Drought is making treated wastewater a tastier option
LOS ANGELES, Calif. — Experts say there is an effective way to help California deal with its long-running drought.
However, there is one big problem with their solution — the “yuck factor.”
For a fourth straight year, California's drought has been shrinking the state's water supply. In response, water managers are pushing for something known as direct potable reuse.
Direct potable reuse is a system that makes use of wastewater, much of it from toilets. The idea is to purify the sewage so it can be used as drinking water.
The idea of drinking "toilet water" makes some people gag. However, the process has been used for years in Namibia in Africa. More recently, it has also been used in drought-stricken Texas cities, including Big Spring and Wichita Falls.
Time Might Be Ripe For "Toilet To Tap"
In California, however, such plans have run into heavy opposition.
A San Diego newspaper cartoon published in 1994 helped turn people against the idea. It featured a dog drinking from a toilet bowl while a man ordered the animal to “Move over.”
In 2000, opponents of a proposed reuse program in Los Angeles came up with the mocking phrase “toilet to tap.” Their efforts to stop the program were ultimately successful.
Still, supporters of the process are now pushing the idea again. They say the time has finally come for Californians to accept direct potable reuse as a partial solution to their growing water problem. With California Governor Jerry Brown ordering a 25-percent cut in water use in some areas, the solution makes sense, they say. It particularly makes sense, they argue, for large coastal cities such as Los Angeles.
Coastal cities flush hundreds of billions of gallons of treated sewage into the Pacific Ocean each year. They could instead capture that wastewater, clean it and turn it into drinking water, supporters of reuse say.
“That water is discharged into the ocean and lost forever,” said Tim Quinn, director of the Association of California Water Agencies. “Yet it’s probably the single largest source of water supply for California over the next quarter-century.”
Drought Is Changing Attitudes
California's severe drought may finally have changed long-held attitudes on potable reuse.
Recently, a leader in the effort to stop the earlier Los Angeles project said he might consider a new plan.
“You know, toilet to tap might be the only answer at this point,” said activist Donald Schultz. “I don’t support it, but we’re running out of options. In fact, we may have already run out of options.”
Supporters of potable reuse insist that the public’s distaste for the idea is based on ignorance. They note that more than 200 wastewater treatment plants already pour sewage into the Colorado River. The river is a primary source of drinking water for Southern California.
Potable reuse is essentially already happening, said George Tchobanoglous, a water treatment expert and professor at the University of California, Davis.
Tchobanoglous estimates that by 2020, potable reuse could yield up to 1.1 million acre-feet of water annually. The newly available water would be enough to supply 8 million Californians — around 20 percent of the state's population.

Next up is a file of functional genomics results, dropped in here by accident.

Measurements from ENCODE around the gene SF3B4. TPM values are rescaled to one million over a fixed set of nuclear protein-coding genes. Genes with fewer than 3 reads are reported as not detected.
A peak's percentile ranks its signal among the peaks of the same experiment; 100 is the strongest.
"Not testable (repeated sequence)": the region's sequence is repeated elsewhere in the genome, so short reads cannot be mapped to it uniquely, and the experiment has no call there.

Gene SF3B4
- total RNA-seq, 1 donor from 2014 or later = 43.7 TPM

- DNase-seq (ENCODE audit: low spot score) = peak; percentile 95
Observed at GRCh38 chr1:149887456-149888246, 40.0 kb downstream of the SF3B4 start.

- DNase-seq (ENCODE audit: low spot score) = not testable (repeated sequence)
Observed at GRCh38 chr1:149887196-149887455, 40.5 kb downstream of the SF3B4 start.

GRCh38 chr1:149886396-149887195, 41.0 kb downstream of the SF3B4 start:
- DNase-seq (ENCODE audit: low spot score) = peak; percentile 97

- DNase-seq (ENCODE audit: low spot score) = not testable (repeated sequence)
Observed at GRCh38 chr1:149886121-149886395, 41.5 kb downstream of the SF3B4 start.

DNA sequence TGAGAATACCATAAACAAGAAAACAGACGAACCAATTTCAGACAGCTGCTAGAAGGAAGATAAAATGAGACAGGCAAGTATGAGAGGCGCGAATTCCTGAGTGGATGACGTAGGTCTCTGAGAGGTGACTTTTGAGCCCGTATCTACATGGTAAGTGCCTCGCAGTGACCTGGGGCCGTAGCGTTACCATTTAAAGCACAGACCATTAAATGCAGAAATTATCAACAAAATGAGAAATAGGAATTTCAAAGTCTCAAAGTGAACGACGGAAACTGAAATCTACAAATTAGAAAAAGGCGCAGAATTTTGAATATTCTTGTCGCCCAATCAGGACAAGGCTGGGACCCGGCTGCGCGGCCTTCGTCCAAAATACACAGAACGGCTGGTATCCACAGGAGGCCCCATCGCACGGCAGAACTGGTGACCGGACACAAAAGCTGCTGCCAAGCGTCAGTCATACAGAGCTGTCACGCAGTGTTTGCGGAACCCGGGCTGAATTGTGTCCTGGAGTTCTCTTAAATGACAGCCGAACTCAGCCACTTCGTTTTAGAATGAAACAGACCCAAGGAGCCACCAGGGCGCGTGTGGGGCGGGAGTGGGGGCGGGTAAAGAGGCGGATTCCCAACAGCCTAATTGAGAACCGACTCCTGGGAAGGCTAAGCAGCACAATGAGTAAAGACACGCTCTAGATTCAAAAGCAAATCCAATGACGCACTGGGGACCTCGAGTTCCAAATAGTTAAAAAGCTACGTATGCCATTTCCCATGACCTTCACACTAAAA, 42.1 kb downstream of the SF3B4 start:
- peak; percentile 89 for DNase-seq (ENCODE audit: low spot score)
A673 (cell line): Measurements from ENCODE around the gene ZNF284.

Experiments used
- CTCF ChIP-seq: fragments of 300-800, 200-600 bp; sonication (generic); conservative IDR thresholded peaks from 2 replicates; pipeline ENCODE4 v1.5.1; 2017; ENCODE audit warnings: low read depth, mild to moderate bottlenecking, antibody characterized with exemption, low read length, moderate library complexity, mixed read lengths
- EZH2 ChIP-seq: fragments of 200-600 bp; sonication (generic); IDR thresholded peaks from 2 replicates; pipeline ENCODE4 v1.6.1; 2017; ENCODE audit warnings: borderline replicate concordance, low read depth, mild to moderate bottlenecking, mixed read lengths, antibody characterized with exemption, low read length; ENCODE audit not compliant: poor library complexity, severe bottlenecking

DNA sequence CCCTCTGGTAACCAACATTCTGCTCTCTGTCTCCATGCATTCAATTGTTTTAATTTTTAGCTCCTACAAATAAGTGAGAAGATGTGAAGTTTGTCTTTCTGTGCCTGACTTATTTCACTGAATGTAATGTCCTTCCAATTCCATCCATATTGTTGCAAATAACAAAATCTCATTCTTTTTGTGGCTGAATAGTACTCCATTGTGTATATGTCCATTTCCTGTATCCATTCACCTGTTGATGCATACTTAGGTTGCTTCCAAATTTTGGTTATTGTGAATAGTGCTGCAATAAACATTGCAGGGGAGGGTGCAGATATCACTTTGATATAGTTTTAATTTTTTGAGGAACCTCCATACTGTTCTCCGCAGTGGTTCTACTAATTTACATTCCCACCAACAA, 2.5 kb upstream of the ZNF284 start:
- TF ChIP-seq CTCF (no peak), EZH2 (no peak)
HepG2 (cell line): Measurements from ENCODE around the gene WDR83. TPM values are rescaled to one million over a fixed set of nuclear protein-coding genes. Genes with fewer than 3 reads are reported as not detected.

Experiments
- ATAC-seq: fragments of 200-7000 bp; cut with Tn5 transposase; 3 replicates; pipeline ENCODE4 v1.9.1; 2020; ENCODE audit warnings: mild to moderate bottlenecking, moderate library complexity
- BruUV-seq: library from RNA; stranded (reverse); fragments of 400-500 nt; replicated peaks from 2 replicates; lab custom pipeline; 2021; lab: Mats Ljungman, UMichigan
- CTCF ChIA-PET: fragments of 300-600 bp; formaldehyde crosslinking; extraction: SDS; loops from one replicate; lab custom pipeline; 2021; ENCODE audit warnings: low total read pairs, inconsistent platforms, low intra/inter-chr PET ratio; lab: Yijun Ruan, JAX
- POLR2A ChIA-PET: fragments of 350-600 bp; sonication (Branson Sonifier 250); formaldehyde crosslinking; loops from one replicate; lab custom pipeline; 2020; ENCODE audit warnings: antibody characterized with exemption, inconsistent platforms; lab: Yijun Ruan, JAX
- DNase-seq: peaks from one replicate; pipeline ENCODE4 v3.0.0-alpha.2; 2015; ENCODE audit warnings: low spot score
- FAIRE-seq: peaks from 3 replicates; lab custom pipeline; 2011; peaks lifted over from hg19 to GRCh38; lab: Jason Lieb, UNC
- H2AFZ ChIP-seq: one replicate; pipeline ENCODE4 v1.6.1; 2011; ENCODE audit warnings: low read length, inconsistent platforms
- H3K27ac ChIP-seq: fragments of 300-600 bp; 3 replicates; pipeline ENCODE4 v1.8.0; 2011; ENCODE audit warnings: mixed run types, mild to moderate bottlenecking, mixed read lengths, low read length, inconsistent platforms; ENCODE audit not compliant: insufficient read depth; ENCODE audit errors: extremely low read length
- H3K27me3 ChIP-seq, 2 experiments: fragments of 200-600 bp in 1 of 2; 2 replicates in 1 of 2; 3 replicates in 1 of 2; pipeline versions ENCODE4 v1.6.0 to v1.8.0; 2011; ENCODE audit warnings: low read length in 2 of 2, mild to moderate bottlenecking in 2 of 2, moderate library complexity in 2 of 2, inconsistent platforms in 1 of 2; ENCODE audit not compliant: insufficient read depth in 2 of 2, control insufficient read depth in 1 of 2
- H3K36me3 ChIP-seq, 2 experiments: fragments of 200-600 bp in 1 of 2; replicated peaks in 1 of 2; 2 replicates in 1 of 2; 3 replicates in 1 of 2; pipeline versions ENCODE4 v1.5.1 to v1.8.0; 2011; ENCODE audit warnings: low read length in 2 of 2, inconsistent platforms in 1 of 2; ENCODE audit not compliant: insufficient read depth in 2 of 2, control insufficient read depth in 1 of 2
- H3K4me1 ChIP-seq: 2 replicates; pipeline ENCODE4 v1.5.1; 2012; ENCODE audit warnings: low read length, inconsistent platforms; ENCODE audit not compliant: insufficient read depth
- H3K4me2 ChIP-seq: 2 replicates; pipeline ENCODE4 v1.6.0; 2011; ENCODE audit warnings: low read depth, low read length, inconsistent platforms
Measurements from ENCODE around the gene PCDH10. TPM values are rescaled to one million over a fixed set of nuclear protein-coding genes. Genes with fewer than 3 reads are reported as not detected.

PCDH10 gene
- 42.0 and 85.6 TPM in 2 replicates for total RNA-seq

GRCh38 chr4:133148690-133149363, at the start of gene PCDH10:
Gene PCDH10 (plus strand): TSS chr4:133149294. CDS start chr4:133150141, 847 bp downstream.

Wastewater Ends Up Cleaner Than Most Bottled Waters
In potable reuse systems, sewage is cleaned numerous times and very thoroughly.
First, the water is passed through a microfilter that blocks anything larger than 1/300th the thickness of a human hair. Next, it undergoes even finer filtering through a process called reverse osmosis: water is forced through a membrane that blocks fertilizers, drug compounds, viruses and salts. In the third step, ultraviolet light and hydrogen peroxide are used to break down any disease-causing bacteria that escaped the first two steps.
The result is a purified liquid that is cleaner than most bottled waters, supporters say. However, it is still sent to a traditional water treatment plant afterward. There it is blended with other sources of water, processed and pumped to homes.
Supporters of potable reuse say opposition is mostly driven by the so-called yuck factor. However, opponents say they have a variety of other reasons for their resistance. Cost is one. Another is concern over the possible long-term effects of the contaminants found in wastewater. Opponents do not believe that even the most thorough cleaning will remove them all.
“Personally I would not drink water that has been recycled through the toilet to tap process,” said Steven Oppenheimer, a biology professor at Cal State Northridge. However, Oppenheimer said he would use such water for household cleaning and even bathing.
Purified Water Can Be Stored Underground, In Reservoirs
Some say the safest way to deal with possible contaminants is to use so-called indirect potable reuse systems. With these methods, purified water is stored underground or in surface reservoirs before it is used as drinking water.
Such a system has been operating since 2008 in Orange County. There, purified wastewater is pumped into an aquifer — an underground layer of rock and sand. It is held for six months before being treated again, then used as drinking water.
Allison Chan, an expert on potable reuse projects, said that many people become more supportive of such programs as they learn more about them. However, the opposite is true for others — they become even more opposed.
“This just goes to show how the yuck factor can stick with some people,” said Chan.